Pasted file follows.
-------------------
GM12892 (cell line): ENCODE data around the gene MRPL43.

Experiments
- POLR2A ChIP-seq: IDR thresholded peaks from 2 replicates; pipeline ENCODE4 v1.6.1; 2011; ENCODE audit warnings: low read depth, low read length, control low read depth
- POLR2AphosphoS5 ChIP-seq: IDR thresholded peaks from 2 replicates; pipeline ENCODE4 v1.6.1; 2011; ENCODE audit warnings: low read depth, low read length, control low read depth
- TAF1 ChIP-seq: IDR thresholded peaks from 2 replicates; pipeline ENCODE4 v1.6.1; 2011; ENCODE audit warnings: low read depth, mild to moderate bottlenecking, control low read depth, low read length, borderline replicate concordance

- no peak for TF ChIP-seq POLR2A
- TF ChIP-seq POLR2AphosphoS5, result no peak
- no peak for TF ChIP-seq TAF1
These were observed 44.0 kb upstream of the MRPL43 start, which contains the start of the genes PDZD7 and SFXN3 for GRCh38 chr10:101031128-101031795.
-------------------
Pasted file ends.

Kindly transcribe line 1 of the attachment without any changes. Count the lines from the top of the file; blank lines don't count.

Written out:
GM12892 (cell line): ENCODE data around the gene MRPL43.